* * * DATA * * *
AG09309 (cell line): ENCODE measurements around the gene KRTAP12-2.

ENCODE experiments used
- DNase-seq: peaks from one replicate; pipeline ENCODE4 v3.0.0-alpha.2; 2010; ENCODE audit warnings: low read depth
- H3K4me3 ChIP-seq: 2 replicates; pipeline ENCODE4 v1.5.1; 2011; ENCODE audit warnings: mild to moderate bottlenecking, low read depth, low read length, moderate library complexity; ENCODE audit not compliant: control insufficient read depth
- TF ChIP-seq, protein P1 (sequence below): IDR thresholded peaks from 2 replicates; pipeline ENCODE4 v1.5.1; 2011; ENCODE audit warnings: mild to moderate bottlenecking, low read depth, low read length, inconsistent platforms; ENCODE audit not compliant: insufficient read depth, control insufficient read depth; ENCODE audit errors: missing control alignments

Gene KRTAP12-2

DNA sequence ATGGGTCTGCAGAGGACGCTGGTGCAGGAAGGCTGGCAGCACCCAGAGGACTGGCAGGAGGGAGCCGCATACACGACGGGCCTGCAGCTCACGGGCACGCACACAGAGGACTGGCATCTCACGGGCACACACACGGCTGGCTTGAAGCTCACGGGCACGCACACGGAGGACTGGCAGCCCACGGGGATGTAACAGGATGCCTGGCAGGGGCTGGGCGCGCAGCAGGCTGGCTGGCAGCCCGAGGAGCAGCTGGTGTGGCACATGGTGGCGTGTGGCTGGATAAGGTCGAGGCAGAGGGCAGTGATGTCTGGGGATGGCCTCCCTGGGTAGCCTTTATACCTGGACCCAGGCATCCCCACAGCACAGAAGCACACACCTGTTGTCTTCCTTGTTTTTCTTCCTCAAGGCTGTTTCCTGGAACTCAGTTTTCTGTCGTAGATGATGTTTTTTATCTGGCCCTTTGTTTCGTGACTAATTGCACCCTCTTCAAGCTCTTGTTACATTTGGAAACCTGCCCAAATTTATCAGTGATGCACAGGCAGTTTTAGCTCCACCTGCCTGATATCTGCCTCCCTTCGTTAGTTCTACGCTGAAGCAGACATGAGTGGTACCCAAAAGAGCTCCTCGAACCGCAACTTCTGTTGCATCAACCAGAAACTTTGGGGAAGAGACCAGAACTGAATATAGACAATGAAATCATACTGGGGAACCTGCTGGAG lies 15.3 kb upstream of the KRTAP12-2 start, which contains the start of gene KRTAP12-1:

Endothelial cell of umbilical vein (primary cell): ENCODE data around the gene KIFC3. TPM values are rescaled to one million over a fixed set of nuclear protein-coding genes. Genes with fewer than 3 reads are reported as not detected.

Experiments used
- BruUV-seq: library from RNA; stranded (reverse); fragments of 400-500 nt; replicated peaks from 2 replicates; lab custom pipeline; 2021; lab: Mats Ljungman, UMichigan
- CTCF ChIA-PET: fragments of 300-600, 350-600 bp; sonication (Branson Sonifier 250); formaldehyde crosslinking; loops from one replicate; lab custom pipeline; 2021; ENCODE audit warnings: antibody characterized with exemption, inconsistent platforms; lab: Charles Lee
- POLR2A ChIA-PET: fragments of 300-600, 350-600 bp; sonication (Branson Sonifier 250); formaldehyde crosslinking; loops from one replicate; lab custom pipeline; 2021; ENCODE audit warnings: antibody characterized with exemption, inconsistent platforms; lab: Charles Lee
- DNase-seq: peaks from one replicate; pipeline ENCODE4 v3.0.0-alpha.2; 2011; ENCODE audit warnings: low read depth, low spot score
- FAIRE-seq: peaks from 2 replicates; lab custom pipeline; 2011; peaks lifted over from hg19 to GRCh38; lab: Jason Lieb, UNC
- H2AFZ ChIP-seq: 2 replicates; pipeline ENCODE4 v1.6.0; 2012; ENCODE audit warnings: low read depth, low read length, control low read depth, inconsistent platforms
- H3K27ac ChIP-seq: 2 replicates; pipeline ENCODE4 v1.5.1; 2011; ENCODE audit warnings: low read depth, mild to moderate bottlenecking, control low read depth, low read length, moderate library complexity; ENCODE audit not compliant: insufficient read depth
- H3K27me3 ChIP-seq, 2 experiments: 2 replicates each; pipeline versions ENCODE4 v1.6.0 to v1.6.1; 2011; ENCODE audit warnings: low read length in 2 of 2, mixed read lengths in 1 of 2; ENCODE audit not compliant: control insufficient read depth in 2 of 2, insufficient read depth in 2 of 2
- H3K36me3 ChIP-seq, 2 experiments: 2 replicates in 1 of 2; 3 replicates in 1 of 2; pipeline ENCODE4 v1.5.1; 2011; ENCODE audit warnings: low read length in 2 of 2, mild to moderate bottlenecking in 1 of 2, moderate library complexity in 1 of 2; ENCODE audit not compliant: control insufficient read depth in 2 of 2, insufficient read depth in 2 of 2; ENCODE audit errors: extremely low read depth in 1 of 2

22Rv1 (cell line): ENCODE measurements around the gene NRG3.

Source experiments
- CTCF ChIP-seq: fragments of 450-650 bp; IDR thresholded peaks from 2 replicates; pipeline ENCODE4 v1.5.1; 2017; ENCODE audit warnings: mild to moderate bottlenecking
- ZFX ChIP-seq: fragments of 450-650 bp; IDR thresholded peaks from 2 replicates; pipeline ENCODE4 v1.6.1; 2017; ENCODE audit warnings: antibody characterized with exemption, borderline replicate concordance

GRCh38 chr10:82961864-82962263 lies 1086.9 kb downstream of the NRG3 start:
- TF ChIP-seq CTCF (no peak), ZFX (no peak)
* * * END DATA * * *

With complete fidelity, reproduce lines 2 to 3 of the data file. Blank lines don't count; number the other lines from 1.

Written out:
ENCODE experiments used
- DNase-seq: peaks from one replicate; pipeline ENCODE4 v3.0.0-alpha.2; 2010; ENCODE audit warnings: low read depth